VR reduces the inhibitory effects of monetary cost—besides the initial investment in software and equipment, the only cost is case development time. Now, educators can use software like SimX to affordably develop multiple medical patients and scenarios that reflect reality and help professionals improve their understanding of the effects of race, age, and other facets of a person’s identity on health. For example, scenarios could be written so users could learn to communicate with patients who are resistant to certain treatment plans for religious or cultural reasons.

However, SimX is not a complete solution. Though it allows for the simultaneous training of both medical and patient care skills, it is still only a platform to begin addressing the need for diversity and communication training in medical education. As a new startup, SimX software has only just begun distribution among select institutions. There is no guarantee that this technology will result in anything but the simulation of normative virtual bodies in medically-focused scenarios, as the decision to integrate patient diversity is dependent on the scenario developers. How thoroughly those patient care skills might be taught and developed, however, still remains up in the air.

 

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Physicians, nursing home staffers, and family members of patients alike can also learn understanding and empathy about specific patient experiences through virtually walking in a patient’s shoes via startup company Embodied Labs’ “Embodied VR Experiences.” Unlike SimX, Embodied Labs immerses users in videos taken from real life, involving scenes and people captured on film. Instead of immersive medical simulation, these experiences instead focus on immersive medical storytelling.

The Beatriz Lab is one narrative experience among a small selection offered by the startup. By donning a headset, the user virtually embodies Beatriz, a middle-aged Latina woman, and follows her progression through different stages of Alzheimer’s Disease. Looking at the world through her “eyes,” the user experiences her growing disorientation, family discussions about her future, and nursing care. Through physical hand controls and voice recognition, users are able to interact with the simulation prompts as needed.

Such simulations move beyond the boundaries of mannequins and clinical settings. For Embodied Labs, the question is not how close technology can come to mimicking human bodies; rather, it is how close technology can bring us to mimicking the human condition. If empathy is the ability to understand and share other people’s feelings, then according to Embodied Labs, the best way to cultivate it is to simply experience them yourself.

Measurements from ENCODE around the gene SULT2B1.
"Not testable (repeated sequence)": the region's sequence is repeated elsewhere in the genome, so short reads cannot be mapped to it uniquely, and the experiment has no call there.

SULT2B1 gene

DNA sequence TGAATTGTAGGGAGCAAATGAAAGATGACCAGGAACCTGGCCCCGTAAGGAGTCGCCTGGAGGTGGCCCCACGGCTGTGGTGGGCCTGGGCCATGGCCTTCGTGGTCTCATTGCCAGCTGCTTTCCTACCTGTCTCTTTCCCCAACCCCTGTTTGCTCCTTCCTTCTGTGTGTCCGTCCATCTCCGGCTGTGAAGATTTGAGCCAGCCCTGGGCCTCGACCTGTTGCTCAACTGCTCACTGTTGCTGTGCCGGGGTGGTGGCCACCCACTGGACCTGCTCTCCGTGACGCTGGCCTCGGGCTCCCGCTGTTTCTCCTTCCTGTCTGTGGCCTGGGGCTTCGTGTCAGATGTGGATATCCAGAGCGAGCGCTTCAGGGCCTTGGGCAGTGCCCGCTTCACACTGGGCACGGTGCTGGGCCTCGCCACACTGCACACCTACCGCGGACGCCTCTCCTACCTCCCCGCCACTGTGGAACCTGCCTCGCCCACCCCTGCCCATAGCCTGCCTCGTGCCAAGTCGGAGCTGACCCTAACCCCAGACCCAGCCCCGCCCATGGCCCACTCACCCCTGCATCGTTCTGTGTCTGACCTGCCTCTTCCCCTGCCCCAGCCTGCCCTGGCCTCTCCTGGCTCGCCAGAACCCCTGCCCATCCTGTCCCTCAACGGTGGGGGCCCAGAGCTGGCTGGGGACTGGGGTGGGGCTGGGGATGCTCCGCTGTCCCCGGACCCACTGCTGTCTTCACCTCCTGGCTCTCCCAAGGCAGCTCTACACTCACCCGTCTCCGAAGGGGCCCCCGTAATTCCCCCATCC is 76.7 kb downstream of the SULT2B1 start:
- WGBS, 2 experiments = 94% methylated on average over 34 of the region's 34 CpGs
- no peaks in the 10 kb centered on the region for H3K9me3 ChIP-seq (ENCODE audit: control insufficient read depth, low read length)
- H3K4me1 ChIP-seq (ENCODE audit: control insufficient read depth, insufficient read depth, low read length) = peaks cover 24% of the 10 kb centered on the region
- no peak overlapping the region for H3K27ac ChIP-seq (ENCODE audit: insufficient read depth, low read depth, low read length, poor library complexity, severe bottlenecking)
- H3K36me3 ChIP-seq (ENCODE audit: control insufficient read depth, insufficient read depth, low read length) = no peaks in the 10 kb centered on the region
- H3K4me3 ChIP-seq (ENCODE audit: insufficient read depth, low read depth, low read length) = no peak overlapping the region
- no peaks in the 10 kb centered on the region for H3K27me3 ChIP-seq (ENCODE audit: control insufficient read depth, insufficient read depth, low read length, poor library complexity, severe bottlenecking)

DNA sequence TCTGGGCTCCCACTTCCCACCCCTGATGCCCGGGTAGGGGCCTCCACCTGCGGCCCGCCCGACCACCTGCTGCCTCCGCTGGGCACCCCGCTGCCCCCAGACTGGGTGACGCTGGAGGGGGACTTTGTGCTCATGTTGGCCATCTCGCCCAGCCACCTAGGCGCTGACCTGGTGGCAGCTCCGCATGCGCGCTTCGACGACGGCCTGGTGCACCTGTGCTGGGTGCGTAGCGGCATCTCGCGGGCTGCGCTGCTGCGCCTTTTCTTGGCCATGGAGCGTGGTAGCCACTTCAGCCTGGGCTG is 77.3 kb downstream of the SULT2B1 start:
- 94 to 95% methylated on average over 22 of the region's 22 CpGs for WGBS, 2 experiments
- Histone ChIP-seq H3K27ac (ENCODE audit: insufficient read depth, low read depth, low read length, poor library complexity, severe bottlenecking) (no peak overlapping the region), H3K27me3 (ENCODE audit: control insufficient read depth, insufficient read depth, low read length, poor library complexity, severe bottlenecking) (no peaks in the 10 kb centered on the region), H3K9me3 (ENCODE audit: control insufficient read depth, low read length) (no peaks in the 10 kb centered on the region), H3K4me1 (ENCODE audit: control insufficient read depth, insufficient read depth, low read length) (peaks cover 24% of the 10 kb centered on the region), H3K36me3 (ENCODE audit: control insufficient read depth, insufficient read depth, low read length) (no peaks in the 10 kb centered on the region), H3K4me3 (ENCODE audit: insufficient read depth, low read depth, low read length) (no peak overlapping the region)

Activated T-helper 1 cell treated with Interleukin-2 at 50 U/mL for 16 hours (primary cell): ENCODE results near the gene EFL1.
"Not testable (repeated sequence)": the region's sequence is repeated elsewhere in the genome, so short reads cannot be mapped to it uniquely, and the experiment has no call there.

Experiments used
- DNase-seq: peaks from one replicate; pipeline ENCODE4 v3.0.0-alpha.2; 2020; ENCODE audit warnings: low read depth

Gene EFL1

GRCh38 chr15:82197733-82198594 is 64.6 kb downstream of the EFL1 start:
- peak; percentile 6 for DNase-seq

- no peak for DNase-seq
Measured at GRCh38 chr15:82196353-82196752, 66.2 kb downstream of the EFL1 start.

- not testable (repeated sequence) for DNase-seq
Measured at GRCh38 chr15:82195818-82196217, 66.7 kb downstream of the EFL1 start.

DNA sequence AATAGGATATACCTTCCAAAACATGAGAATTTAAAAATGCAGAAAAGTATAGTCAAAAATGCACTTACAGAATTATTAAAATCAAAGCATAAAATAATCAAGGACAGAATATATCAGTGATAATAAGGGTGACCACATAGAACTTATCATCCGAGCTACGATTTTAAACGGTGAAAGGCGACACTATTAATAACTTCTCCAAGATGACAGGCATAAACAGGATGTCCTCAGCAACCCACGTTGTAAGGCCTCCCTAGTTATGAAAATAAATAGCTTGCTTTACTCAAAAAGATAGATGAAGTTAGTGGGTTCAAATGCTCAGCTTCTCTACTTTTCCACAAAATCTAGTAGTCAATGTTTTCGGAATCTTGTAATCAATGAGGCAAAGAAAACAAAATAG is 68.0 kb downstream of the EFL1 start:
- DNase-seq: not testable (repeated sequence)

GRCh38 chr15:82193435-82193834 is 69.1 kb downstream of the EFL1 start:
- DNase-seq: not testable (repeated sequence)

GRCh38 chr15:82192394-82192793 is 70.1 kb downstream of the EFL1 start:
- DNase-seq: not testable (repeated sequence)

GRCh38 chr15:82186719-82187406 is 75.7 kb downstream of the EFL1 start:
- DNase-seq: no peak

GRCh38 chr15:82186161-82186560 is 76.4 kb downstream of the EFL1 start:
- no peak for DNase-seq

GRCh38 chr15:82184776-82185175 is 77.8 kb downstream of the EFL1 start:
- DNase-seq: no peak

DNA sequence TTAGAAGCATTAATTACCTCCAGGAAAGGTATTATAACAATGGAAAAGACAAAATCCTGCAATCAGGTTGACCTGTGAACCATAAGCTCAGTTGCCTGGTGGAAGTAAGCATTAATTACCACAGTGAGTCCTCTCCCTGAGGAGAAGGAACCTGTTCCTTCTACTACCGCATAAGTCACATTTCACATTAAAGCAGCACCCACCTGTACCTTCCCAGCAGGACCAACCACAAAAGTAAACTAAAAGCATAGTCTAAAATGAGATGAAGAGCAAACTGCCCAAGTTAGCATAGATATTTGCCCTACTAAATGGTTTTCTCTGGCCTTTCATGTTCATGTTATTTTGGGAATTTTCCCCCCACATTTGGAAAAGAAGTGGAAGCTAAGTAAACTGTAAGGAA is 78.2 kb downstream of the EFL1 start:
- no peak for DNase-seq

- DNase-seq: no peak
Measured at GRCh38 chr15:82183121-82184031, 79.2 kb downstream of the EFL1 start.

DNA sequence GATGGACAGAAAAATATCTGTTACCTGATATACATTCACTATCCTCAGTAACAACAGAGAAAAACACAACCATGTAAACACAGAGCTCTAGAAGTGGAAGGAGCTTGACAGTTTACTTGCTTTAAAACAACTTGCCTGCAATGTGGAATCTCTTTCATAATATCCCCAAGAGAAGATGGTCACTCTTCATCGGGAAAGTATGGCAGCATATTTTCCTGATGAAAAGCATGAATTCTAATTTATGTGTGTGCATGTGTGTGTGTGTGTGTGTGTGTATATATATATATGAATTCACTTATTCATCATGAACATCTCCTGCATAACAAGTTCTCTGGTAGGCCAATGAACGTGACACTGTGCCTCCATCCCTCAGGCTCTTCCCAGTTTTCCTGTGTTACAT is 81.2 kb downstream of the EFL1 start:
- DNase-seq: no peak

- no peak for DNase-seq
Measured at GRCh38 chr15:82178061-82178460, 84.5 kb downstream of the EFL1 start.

Of course, this immersive experience does not come without qualms. As a new company, Embodied Labs lacks scientific research that validates the effectiveness of their technology in cultivating understanding or empathy. And despite technological advances, these experiences might lull users into a false sense of understanding and overconfidence about their ability to empathize. After all, it is impossible to actually embody someone else’s identity, experiences, or perspectives and truly walk in a patient’s actual shoes––only their virtual ones.

 

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The innovative work of SimX, Embodied Labs, and similar companies allow healthcare education to expand past its earlier confines. But how useful are these simulations, really? While much anecdotal evidence exists lauding VR technology, little quantitative research has been completed as to the actual efficacy of VR-based simulation training in medicine.

Simulated bodies are not flesh and blood, and their usefulness in enabling skill acquisition varies. In an age of digitally-driven medical education, it is critical to approach technology with a degree of caution. A 2002 study published in Annals of Surgery found that VR-based training of a gallbladder excision procedure helped residents perform it with less errors than those who underwent conventional training. However, it is one of few studies on the the technology’s efficacy, and not all surgical procedures will benefit from the switch to VR-based training. There is also little existing research about its effects on non-surgical forms of healthcare and physicians’ communication skills. Further examination of the widespread effects of VR-based medical simulation training is still necessary.

But it is worth acknowledging that, despite its novelty and potential limitations, simulation technologies are beginning to transform the landscape of medical education. By challenging gaps in diversity, empathy, and humanistic care, they remind us of the roots of medicine: the people, the intimacy, the ability of doctors to fundamentally change and improve people’s lives. In the face of scientifically advanced medicine, we must not forget that real bodies are more than their biology. More than vessels for disease and disorder, illness and disability. They contain what it truly means to be human, in all of their complex and varied forms. They are vessels for life.

 

PARISA THEPMANKORN B’20 is still obsessed with The Sims.